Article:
A Fantastic Protest Against The Faulted Copyright System

Damien Riehl, a musician, a lawyer, a coder, along with his colleague Noah Rubin have a project called All The Music which is based on the creation of an “application to generate by brute force all mathematically possible melodies and write them to MIDI files.”

Basically the duo created and then copyrighted a database of every single melody possible to create. Then they made all these melodies available to everyone.

This is perhaps the most specific and complicated part of the world of protest music there is.

“We’ve seen a flaw in the current copyright laws, described above, and we’d like that flaw to be remedied — to help songwriters. And since the current copyright laws result in uncertainty, we’d like our work to help increase certainty, allowing songwriters to make more music (with less fear of frivolous lawsuits).”

See more about the project here: http://allthemusic.info

𝗜𝗳 𝘆𝗼𝘂 𝗹𝗶𝗸𝗲 𝗼𝘂𝗿 𝗶𝗻𝘁𝗲𝗿𝘃𝗶𝗲𝘄𝘀 𝗮𝗻𝗱 𝗰𝗼𝗻𝘁𝗲𝗻𝘁 𝘄𝗲 𝘄𝗼𝘂𝗹𝗱 𝗹𝗼𝘃𝗲 𝗳𝗼𝗿 𝘆𝗼𝘂 𝘁𝗼 𝗽𝗮𝗿𝘁𝗶𝗰𝗶𝗽𝗮𝘁𝗲 𝗶𝗻 𝗴𝗿𝗼𝘄𝗶𝗻𝗴 𝘁𝗵𝗲 𝗦𝗵𝗼𝘂𝘁𝘀 𝗽𝗿𝗼𝗷𝗲𝗰𝘁 𝗯𝘆 𝘀𝘂𝗽𝗽𝗼𝗿𝘁𝗶𝗻𝗴 𝘂𝘀 𝗼𝗻 𝗣𝗮𝘁𝗿𝗲𝗼𝗻! 𝗪𝗲 𝗮𝗹𝘀𝗼 𝗲𝗻𝗰𝗼𝘂𝗿𝗮𝗴𝗲 𝘆𝗼𝘂 𝘁𝗼 𝘀𝗵𝗮𝗿𝗲 𝘁𝗵𝗲 𝗮𝗿𝘁𝗶𝗰𝗹𝗲𝘀 𝗼𝗻 𝘀𝗼𝗰𝗶𝗮𝗹 𝗺𝗲𝗱𝗶𝗮, 𝗯𝗲𝗰𝗮𝘂𝘀𝗲 𝗶𝗻 𝘁𝗵𝗮𝘁 𝘄𝗮𝘆 𝘆𝗼𝘂 𝗵𝗲𝗹𝗽 𝘀𝗽𝗿𝗲𝗮𝗱𝗶𝗻𝗴 𝘁𝗵𝗲 𝗺𝘂𝘀𝗶𝗰 𝗮𝗻𝗱 𝗺𝗲𝘀𝘀𝗮𝗴𝗲 𝗼𝗳 𝘁𝗵𝗲 𝗮𝗿𝘁𝗶𝘀𝘁𝘀. 𝗧𝗵𝗮𝗻𝗸 𝘆𝗼𝘂!
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One thought on “A Fantastic Protest Against The Faulted Copyright System”

  1. Some interesting ideas here. It’s hard to imagine in mattering in any legal defense whether a given two bars of melody are included in this database or not. But going ahead with the gimmick does raise awareness of a particular line of argument against this type of lawsuit.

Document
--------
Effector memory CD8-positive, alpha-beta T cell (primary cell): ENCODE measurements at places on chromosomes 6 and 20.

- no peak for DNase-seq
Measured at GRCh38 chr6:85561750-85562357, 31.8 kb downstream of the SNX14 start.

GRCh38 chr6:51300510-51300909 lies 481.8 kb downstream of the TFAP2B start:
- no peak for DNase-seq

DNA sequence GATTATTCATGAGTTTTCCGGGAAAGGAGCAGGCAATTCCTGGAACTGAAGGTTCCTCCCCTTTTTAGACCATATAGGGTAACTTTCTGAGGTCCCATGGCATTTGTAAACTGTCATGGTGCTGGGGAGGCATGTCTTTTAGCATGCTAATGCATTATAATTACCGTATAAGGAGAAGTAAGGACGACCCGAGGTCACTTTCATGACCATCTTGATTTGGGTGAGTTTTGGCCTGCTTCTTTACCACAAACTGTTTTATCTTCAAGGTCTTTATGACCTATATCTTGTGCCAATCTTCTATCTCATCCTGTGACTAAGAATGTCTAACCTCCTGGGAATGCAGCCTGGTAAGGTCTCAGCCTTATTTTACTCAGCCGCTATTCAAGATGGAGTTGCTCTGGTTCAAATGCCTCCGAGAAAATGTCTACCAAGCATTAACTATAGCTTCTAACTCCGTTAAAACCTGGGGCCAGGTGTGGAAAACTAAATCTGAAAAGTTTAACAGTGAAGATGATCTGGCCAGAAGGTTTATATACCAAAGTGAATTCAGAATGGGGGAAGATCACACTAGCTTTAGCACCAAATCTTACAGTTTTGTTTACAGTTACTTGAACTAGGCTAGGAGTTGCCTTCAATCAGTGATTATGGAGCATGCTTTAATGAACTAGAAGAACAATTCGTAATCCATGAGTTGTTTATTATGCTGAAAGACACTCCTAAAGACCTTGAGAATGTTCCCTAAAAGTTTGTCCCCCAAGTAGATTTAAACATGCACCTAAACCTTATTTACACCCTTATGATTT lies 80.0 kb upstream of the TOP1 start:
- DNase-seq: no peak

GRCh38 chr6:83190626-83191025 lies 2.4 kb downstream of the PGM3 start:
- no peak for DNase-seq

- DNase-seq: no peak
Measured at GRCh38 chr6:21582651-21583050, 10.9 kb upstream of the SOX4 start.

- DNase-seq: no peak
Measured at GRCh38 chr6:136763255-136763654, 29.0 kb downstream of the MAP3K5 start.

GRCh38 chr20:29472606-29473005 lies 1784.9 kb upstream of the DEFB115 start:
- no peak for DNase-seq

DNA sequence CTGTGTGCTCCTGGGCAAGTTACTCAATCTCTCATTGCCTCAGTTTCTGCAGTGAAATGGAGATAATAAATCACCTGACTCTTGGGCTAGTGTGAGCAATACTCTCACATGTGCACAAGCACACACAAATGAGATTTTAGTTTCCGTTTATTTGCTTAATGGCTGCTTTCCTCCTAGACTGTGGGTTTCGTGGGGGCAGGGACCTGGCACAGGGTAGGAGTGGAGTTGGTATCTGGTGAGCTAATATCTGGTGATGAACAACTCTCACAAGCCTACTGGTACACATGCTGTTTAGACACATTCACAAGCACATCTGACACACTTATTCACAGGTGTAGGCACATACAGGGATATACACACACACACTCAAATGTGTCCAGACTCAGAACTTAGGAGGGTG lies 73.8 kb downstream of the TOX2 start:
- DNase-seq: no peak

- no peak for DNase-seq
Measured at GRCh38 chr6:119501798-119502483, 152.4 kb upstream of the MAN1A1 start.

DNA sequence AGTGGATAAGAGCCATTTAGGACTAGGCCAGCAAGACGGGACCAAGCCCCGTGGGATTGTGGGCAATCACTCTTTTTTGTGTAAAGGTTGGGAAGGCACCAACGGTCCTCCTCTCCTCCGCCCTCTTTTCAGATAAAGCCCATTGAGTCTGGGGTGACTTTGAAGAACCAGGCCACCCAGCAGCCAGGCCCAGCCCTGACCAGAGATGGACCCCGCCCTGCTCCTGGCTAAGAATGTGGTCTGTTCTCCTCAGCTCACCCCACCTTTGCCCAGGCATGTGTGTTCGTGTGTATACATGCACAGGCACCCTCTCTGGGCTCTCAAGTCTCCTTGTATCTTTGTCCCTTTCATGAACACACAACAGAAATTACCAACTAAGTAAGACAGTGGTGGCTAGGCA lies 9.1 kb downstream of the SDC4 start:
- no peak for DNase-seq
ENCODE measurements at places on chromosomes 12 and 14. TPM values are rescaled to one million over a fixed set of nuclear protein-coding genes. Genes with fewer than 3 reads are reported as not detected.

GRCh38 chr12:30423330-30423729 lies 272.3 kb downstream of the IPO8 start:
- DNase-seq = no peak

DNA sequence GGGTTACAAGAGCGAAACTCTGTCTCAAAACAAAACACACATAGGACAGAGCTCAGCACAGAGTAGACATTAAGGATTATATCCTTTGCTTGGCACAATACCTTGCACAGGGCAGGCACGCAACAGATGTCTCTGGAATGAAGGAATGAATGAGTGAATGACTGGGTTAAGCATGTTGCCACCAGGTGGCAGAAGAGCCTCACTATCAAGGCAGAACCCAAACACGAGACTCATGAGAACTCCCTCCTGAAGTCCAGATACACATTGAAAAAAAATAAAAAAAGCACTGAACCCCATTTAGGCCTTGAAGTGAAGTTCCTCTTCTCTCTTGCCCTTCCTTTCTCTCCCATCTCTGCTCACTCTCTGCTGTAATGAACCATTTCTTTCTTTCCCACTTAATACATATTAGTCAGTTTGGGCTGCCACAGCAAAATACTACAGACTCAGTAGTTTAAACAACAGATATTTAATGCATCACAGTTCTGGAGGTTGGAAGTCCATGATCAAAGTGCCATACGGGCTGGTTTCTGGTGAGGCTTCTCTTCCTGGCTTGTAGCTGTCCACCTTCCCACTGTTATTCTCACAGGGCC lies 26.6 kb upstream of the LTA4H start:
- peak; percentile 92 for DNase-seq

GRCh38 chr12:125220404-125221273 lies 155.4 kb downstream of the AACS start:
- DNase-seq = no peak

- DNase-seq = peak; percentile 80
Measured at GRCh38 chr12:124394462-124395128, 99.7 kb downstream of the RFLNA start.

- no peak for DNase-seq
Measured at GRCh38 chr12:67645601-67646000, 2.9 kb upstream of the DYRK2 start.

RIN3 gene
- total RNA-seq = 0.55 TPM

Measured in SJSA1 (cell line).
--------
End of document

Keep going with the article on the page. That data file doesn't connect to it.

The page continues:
In the case of George Harrison & the Chiffons, there is a lot more similarity than just the few notes of melody. You listen to the two songs, and it can’t be a coincidence. Nevertheless, there are novels you encounter where the similarities in the storylines and characters are too great to be coincidental, and in those cases, for some reason, it’s widely understood that copyright infringement suits simply don’t work.

    I like the analogy Riehl makes to visual art; however, he concludes that such an exercise isn’t practical in that setting, which I don’t think is right. You can slice up images with any pixel resolution & granularity of color rendition just like you can slice up wavelengths of sound into musical notes. The key difference isn’t what’s feasible but where the lawsuits are happening.

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